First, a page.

Level and scope: The level of this web material targets 1st & 2nd year astronomy/astrophysics graduate students -- so, roughly an Annual Reviews (ARAA) article, but minus the detail. Senior undergraduates may also find parts useful, as well as more seasoned researchers who want to quickly review a subject outside their particular specialty. My aim has been to summarize our basic understanding of each sub-area of extragalactic astronomy, providing just enough background to follow the material, but consciously excluding many (albeit interesting) details, or fine points of current contention or, indeed, much historical background. These notes are therefore goal oriented -- the goal being a complete but concise accounting of our current knowledge of extragalactic astronomy.
Style: Reflecting my own background, the style of these notes leans more towards a conceptual approach than a mathematically rigorous one -- but I have tried to keep the physical principles to the fore, with enough mathematical/numerical content to put flesh on the bones when needed. As it happens, much of the subject has advanced along an observational/empirical path, so a physically rooted intuitive approach is, more often than not, both appropriate and sufficient.
Exclusions: Because our students take a number of other courses, I have not attempted to be thorough in areas of overlap, such as : basic physical processes encountered in the ISM & high energy astrophysics; stellar structure & evolution; observational techniques and instrumentation; radio astronomy; and the Milky Way Galaxy. Excluding these is in anycase necessary - even a cursory treatment of the various extragalactic sub-fields requires two semesters to complete, three if one gives stellar dynamics, cosmology and galaxy formation the time they deserve.
Breadth over Depth: There are two types of graduate course: core courses which give beginning students a broad exposure to one branch of astrophysics; and specialized courses which capitalize on faculty expertise to take senior students deeper into an area. This web material was developed for our core extragalactic courses, but I suspect it might also be a useful resource in more specialized courses.
It has been a hard couple of semesters creating this, but I've learned a great deal --- I hope you do too !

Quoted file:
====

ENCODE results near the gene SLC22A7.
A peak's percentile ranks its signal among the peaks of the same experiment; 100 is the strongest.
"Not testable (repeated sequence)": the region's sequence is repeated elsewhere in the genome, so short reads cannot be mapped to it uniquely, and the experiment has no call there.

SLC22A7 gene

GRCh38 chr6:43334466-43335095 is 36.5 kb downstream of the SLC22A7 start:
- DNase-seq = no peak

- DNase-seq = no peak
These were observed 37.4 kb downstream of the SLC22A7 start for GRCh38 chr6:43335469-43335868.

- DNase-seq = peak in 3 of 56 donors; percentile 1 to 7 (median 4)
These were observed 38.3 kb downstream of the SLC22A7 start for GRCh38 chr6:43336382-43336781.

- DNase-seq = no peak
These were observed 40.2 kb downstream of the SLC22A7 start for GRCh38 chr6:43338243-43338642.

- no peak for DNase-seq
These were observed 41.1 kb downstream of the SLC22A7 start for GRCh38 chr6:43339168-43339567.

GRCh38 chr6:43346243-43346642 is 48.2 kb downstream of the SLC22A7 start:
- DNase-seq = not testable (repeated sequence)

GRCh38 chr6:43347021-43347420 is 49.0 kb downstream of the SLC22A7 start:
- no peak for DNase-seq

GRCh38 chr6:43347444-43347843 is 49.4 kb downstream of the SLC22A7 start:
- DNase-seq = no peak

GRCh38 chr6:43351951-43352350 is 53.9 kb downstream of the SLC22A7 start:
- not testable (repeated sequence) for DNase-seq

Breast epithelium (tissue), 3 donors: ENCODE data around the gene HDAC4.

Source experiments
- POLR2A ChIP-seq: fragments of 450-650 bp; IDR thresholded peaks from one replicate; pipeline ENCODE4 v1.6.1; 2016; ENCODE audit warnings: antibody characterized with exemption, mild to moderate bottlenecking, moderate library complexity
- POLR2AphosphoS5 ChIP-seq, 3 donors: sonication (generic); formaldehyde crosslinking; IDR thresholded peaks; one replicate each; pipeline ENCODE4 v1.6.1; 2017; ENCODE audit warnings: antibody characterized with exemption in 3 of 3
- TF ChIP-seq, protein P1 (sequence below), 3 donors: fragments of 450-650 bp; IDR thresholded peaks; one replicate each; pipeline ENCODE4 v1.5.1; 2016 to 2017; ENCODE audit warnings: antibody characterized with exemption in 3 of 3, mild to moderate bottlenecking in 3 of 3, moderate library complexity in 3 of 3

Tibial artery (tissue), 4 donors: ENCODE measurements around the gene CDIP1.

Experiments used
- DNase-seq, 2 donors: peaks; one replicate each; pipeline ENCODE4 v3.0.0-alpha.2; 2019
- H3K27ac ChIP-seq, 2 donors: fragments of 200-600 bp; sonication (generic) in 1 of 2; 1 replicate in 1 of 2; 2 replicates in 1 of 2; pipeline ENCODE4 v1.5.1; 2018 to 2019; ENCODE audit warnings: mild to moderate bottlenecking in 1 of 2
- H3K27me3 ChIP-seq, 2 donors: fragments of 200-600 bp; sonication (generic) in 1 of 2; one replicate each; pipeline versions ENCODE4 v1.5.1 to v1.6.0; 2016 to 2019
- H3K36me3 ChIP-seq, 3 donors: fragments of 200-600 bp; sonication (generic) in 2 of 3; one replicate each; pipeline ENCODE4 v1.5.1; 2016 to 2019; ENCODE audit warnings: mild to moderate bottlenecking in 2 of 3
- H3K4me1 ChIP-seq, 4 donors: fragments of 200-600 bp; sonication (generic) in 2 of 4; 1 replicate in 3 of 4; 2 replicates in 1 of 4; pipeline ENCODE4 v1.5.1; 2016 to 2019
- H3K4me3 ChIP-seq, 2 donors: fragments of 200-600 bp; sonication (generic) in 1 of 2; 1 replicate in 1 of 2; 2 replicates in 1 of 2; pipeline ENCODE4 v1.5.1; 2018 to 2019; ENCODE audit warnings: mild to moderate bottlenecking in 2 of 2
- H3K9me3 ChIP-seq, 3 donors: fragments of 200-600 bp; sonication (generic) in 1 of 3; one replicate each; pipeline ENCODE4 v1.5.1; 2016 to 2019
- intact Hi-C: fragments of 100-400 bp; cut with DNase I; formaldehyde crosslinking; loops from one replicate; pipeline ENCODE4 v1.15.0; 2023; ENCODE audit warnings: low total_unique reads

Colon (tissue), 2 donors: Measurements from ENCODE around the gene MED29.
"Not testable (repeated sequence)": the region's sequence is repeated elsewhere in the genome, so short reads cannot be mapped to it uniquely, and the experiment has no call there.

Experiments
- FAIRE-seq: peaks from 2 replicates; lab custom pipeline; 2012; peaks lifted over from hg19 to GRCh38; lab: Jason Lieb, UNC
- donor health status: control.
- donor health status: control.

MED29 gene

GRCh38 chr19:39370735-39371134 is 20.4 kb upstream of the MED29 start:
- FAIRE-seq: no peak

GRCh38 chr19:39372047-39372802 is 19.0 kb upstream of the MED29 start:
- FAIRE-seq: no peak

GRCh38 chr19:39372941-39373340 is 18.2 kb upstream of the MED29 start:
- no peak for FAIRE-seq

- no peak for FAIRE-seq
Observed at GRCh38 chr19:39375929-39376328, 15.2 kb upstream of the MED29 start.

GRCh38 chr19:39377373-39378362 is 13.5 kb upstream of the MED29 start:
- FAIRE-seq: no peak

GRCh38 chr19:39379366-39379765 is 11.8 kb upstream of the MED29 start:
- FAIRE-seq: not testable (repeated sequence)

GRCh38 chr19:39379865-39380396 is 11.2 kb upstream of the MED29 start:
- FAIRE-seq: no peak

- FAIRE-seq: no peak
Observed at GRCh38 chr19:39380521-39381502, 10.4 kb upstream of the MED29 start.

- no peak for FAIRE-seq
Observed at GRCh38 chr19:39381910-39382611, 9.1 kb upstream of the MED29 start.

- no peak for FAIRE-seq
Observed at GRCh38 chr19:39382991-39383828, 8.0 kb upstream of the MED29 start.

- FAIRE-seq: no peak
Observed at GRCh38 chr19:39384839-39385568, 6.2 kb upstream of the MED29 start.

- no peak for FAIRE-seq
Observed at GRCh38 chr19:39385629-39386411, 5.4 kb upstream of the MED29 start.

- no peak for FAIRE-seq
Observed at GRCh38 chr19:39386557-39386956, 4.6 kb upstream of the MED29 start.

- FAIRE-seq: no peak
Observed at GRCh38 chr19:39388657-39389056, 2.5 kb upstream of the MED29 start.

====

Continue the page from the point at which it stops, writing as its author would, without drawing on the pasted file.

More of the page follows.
Topics not yet prepared include : 10 (populations), 17-20 (galaxy formation; the IGM; large scale structure; dark matter; gravitational lensing), and there are still gaps in some of the other topics (9, 13-15). The homework questions, references, and figures have also been slow to develop, though there is now a skeletal presence for most topics. Of course, if you find errors, omissions, or confusions, etc, I would very much appreciate you letting me know, and I will try to rectify them. Similarly, if you find I have lifted a figure or text from your own web material, and have not acknowledged it properly -- I'm sorry ! -- it was not intentional, but probably arose from desparately trying to complete the notes before I taught the class. Let me know and I'll include the acknowledgement or remove the figure or text if that is what you prefer. Finally, if you have better or additional figures that you would like to add, please let me know so I can include them.
Hopefully, in time, the content and style of the course will improve
and mature. My intention is to provide a powerful resource, primarily
for all those studying or teaching in graduate astronomy research
programs. My secondary target audience are all those of us who, once
leaving graduate school, were either too focussed or too busy to keep
pace with all the developments in extragalactic astronomy. I know I've
learned and/or clarified a great deal preparing these notes, so unless I
started out unusually ignorant, it is likely that others in my position
may also find them to be of value.
With good wishes, Mark Whittle.
(email : email@example.com)